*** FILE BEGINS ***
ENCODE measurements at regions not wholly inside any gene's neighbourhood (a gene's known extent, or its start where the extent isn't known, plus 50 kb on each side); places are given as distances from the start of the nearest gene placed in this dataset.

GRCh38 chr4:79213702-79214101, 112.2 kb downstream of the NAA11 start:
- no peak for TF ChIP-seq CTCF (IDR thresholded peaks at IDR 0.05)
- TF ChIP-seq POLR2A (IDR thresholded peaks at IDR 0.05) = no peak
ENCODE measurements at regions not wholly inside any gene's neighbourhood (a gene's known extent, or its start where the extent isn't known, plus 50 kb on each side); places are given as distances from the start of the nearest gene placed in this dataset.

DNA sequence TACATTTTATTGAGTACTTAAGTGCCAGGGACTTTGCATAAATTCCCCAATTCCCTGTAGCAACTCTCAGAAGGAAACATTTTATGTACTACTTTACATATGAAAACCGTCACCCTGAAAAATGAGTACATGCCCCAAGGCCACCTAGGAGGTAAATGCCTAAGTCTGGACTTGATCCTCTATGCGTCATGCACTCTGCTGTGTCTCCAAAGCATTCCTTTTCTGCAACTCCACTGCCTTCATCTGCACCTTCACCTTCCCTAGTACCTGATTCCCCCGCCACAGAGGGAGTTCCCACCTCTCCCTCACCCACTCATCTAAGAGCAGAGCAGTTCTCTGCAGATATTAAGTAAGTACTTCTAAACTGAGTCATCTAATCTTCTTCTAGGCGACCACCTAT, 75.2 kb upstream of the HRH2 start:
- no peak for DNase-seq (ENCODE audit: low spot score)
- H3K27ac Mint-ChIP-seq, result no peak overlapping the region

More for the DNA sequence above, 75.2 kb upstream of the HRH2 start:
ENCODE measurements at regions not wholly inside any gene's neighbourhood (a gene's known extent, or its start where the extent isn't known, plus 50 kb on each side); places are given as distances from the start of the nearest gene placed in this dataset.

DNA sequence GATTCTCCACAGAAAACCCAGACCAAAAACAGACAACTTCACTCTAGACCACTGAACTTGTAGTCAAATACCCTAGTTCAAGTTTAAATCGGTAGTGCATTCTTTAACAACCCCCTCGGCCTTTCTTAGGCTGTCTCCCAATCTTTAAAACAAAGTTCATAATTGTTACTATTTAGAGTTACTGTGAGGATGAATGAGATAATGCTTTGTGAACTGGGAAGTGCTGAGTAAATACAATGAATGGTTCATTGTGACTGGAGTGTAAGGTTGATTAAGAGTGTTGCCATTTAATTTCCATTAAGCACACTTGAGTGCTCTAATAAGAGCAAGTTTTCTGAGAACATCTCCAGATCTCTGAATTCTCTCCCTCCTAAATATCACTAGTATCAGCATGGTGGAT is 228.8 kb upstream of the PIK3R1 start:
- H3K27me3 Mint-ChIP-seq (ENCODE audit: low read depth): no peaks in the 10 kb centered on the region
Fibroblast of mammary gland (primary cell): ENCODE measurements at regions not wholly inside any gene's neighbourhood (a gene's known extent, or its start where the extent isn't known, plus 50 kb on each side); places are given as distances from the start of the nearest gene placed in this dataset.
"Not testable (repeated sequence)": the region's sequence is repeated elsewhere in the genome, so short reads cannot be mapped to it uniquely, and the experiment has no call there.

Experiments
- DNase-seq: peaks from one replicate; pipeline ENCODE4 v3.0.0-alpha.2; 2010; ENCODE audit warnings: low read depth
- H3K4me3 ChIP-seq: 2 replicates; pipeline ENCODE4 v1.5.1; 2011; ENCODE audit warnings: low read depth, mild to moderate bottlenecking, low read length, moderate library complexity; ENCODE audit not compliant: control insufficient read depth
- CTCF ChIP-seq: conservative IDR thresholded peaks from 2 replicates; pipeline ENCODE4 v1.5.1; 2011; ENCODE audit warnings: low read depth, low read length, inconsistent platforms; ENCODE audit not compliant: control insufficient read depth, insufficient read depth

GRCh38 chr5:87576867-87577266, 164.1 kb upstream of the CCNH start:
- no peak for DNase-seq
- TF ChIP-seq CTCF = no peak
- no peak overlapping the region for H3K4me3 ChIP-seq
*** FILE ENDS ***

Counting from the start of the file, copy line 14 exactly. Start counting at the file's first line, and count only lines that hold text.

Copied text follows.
"Not testable (repeated sequence)": the region's sequence is repeated elsewhere in the genome, so short reads cannot be mapped to it uniquely, and the experiment has no call there.